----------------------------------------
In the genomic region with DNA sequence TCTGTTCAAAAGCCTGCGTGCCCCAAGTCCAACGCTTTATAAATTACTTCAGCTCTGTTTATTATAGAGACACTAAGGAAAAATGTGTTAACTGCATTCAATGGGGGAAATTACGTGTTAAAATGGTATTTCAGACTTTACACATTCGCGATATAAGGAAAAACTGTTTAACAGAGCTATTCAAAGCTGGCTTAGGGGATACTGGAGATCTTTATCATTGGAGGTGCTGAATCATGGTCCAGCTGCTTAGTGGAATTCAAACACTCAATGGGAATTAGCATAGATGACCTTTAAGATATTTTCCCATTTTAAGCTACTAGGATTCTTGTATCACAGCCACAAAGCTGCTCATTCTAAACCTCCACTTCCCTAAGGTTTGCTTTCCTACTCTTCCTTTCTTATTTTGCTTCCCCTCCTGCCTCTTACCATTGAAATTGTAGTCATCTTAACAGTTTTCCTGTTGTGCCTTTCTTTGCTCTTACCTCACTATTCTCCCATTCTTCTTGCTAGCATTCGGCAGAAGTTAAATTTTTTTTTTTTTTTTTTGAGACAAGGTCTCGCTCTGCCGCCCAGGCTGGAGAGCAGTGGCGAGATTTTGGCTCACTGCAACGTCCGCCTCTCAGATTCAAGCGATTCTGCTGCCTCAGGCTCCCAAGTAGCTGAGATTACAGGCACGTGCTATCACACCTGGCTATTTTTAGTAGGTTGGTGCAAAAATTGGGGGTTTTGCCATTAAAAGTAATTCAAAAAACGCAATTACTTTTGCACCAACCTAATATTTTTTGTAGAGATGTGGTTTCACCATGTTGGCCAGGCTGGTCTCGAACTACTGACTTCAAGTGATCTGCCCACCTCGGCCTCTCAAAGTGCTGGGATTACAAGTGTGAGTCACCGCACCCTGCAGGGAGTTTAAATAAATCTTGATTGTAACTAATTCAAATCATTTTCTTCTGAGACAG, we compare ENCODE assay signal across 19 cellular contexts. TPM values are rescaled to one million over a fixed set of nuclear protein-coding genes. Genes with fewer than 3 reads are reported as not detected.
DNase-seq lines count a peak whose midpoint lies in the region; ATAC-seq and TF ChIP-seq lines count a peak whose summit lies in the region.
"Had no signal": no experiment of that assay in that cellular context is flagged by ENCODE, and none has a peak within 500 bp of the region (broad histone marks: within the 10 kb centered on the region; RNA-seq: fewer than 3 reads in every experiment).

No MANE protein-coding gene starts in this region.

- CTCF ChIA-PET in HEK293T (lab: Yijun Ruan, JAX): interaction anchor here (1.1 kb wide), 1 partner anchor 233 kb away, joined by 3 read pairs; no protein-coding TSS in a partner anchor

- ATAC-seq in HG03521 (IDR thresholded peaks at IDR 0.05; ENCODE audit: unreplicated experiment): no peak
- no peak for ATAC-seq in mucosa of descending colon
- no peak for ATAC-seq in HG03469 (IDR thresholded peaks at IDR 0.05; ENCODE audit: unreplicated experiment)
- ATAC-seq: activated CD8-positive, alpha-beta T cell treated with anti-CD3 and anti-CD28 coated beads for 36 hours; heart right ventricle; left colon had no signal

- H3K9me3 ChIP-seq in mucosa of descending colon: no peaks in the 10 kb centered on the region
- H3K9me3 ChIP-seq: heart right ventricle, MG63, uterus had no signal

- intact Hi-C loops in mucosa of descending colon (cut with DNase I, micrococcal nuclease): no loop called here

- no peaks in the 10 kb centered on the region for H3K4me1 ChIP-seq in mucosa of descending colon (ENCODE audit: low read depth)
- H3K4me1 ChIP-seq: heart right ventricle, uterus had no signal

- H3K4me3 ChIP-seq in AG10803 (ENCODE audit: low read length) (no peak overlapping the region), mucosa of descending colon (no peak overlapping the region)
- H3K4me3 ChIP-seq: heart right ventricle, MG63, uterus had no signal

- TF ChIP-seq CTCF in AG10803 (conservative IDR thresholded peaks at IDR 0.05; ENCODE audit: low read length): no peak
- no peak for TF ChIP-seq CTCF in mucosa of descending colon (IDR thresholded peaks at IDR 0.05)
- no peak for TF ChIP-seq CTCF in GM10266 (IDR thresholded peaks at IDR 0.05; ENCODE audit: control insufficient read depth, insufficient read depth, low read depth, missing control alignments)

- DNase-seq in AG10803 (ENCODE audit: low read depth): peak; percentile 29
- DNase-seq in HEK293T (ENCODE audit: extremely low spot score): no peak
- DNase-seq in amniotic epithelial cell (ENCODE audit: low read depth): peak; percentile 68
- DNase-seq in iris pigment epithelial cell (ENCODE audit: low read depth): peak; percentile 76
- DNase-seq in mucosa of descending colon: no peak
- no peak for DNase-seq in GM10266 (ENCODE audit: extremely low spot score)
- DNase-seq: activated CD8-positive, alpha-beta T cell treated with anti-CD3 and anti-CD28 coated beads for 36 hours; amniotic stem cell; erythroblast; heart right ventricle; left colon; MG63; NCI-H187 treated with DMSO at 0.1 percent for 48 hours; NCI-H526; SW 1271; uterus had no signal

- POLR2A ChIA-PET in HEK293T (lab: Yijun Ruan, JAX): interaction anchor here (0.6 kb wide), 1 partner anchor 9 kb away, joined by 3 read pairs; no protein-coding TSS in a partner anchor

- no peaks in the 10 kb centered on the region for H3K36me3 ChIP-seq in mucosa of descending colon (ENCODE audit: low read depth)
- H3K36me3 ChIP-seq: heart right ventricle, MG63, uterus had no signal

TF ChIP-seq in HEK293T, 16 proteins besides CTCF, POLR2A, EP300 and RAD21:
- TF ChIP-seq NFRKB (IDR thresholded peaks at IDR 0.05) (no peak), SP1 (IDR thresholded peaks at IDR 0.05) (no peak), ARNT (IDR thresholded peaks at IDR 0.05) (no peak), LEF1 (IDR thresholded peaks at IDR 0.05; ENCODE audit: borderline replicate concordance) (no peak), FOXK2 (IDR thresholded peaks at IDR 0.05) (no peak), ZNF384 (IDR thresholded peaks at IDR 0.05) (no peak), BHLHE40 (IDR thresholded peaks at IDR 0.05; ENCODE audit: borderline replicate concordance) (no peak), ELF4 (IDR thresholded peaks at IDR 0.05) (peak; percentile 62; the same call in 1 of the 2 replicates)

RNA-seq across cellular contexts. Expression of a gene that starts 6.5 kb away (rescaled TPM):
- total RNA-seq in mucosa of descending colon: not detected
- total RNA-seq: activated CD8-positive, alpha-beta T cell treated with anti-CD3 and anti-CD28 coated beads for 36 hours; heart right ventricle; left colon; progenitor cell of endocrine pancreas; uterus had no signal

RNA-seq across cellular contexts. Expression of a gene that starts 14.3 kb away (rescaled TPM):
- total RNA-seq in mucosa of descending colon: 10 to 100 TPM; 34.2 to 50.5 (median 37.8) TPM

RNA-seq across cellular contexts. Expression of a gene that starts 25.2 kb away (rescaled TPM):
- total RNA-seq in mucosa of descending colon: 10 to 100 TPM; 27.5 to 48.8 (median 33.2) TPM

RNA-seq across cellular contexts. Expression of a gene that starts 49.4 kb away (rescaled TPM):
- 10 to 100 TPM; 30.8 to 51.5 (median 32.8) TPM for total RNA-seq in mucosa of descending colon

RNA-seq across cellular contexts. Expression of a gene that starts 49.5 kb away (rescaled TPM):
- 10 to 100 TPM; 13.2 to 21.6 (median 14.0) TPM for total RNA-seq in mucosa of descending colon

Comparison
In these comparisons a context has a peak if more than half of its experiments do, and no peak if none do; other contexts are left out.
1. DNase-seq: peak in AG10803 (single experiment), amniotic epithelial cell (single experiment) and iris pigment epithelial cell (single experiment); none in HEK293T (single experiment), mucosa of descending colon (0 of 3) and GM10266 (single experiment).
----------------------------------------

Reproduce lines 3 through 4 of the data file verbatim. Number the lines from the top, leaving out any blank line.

"Had no signal": no experiment of that assay in that cellular context is flagged by ENCODE, and none has a peak within 500 bp of the region (broad histone marks: within the 10 kb centered on the region; RNA-seq: fewer than 3 reads in every experiment).

No MANE protein-coding gene starts in this region.